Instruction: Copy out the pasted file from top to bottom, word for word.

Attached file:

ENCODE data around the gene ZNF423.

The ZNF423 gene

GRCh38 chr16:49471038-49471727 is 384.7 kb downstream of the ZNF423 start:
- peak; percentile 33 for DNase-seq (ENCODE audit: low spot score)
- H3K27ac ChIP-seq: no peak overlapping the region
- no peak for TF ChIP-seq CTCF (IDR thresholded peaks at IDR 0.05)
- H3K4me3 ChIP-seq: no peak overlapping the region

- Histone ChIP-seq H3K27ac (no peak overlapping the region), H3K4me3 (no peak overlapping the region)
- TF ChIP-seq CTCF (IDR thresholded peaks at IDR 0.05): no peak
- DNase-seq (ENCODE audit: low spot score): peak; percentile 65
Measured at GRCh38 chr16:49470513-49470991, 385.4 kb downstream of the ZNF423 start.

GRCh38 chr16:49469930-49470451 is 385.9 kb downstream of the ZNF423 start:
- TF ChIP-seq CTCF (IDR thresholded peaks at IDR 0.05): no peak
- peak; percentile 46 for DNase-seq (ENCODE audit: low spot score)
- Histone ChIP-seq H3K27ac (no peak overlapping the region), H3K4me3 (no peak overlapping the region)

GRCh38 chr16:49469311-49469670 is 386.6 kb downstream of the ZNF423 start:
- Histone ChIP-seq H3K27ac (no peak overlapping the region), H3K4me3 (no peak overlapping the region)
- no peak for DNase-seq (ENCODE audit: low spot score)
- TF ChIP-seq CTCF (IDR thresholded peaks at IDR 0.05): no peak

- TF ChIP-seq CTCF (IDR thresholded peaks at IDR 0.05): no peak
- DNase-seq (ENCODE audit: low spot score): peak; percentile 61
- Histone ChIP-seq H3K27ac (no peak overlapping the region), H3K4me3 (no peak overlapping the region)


ENCODE data around the gene ZNF423.

The ZNF423 gene

GRCh38 chr16:49471038-49471727 is 384.7 kb downstream of the ZNF423 start:
- peak; percentile 33 for DNase-seq (ENCODE audit: low spot score)
- H3K27ac ChIP-seq: no peak overlapping the region
- no peak for TF ChIP-seq CTCF (IDR thresholded peaks at IDR 0.05)
- H3K4me3 ChIP-seq: no peak overlapping the region

- Histone ChIP-seq H3K27ac (no peak overlapping the region), H3K4me3 (no peak overlapping the region)
- TF ChIP-seq CTCF (IDR thresholded peaks at IDR 0.05): no peak
- DNase-seq (ENCODE audit: low spot score): peak; percentile 65
Measured at GRCh38 chr16:49470513-49470991, 385.4 kb downstream of the ZNF423 start.

GRCh38 chr16:49469930-49470451 is 385.9 kb downstream of the ZNF423 start:
- TF ChIP-seq CTCF (IDR thresholded peaks at IDR 0.05): no peak
- peak; percentile 46 for DNase-seq (ENCODE audit: low spot score)
- Histone ChIP-seq H3K27ac (no peak overlapping the region), H3K4me3 (no peak overlapping the region)

GRCh38 chr16:49469311-49469670 is 386.6 kb downstream of the ZNF423 start:
- Histone ChIP-seq H3K27ac (no peak overlapping the region), H3K4me3 (no peak overlapping the region)
- no peak for DNase-seq (ENCODE audit: low spot score)
- TF ChIP-seq CTCF (IDR thresholded peaks at IDR 0.05): no peak

- TF ChIP-seq CTCF (IDR thresholded peaks at IDR 0.05): no peak
- DNase-seq (ENCODE audit: low spot score): peak; percentile 61
- Histone ChIP-seq H3K27ac (no peak overlapping the region), H3K4me3 (no peak overlapping the region)